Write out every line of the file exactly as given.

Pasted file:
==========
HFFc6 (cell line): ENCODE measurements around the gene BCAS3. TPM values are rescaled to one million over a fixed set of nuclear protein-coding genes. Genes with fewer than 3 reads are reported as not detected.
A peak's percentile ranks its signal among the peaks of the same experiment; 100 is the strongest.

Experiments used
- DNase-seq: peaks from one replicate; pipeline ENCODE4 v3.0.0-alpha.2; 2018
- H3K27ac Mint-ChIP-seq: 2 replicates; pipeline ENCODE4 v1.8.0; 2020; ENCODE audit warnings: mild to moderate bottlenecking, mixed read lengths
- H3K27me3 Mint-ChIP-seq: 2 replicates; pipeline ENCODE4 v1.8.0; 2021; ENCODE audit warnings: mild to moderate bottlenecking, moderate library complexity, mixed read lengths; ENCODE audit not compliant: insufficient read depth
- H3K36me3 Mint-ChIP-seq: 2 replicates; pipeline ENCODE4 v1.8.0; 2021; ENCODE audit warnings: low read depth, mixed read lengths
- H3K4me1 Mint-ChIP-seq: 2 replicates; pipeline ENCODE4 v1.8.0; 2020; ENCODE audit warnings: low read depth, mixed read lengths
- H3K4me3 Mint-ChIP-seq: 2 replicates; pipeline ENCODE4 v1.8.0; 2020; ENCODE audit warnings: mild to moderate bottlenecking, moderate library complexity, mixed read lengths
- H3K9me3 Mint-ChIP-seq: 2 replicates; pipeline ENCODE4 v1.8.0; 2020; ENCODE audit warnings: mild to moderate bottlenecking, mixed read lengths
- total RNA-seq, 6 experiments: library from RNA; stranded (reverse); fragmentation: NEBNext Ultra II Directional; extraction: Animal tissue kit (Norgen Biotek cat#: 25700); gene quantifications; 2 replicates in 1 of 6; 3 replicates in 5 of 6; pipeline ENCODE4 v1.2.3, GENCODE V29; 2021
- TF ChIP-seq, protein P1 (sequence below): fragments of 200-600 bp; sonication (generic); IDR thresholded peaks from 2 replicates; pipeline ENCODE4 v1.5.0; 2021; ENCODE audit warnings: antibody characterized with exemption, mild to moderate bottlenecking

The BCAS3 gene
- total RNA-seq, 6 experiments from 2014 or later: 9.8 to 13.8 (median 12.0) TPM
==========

HFFc6 (cell line): ENCODE measurements around the gene BCAS3. TPM values are rescaled to one million over a fixed set of nuclear protein-coding genes. Genes with fewer than 3 reads are reported as not detected.
A peak's percentile ranks its signal among the peaks of the same experiment; 100 is the strongest.

Experiments used
- DNase-seq: peaks from one replicate; pipeline ENCODE4 v3.0.0-alpha.2; 2018
- H3K27ac Mint-ChIP-seq: 2 replicates; pipeline ENCODE4 v1.8.0; 2020; ENCODE audit warnings: mild to moderate bottlenecking, mixed read lengths
- H3K27me3 Mint-ChIP-seq: 2 replicates; pipeline ENCODE4 v1.8.0; 2021; ENCODE audit warnings: mild to moderate bottlenecking, moderate library complexity, mixed read lengths; ENCODE audit not compliant: insufficient read depth
- H3K36me3 Mint-ChIP-seq: 2 replicates; pipeline ENCODE4 v1.8.0; 2021; ENCODE audit warnings: low read depth, mixed read lengths
- H3K4me1 Mint-ChIP-seq: 2 replicates; pipeline ENCODE4 v1.8.0; 2020; ENCODE audit warnings: low read depth, mixed read lengths
- H3K4me3 Mint-ChIP-seq: 2 replicates; pipeline ENCODE4 v1.8.0; 2020; ENCODE audit warnings: mild to moderate bottlenecking, moderate library complexity, mixed read lengths
- H3K9me3 Mint-ChIP-seq: 2 replicates; pipeline ENCODE4 v1.8.0; 2020; ENCODE audit warnings: mild to moderate bottlenecking, mixed read lengths
- total RNA-seq, 6 experiments: library from RNA; stranded (reverse); fragmentation: NEBNext Ultra II Directional; extraction: Animal tissue kit (Norgen Biotek cat#: 25700); gene quantifications; 2 replicates in 1 of 6; 3 replicates in 5 of 6; pipeline ENCODE4 v1.2.3, GENCODE V29; 2021
- TF ChIP-seq, protein P1 (sequence below): fragments of 200-600 bp; sonication (generic); IDR thresholded peaks from 2 replicates; pipeline ENCODE4 v1.5.0; 2021; ENCODE audit warnings: antibody characterized with exemption, mild to moderate bottlenecking

The BCAS3 gene
- total RNA-seq, 6 experiments from 2014 or later: 9.8 to 13.8 (median 12.0) TPM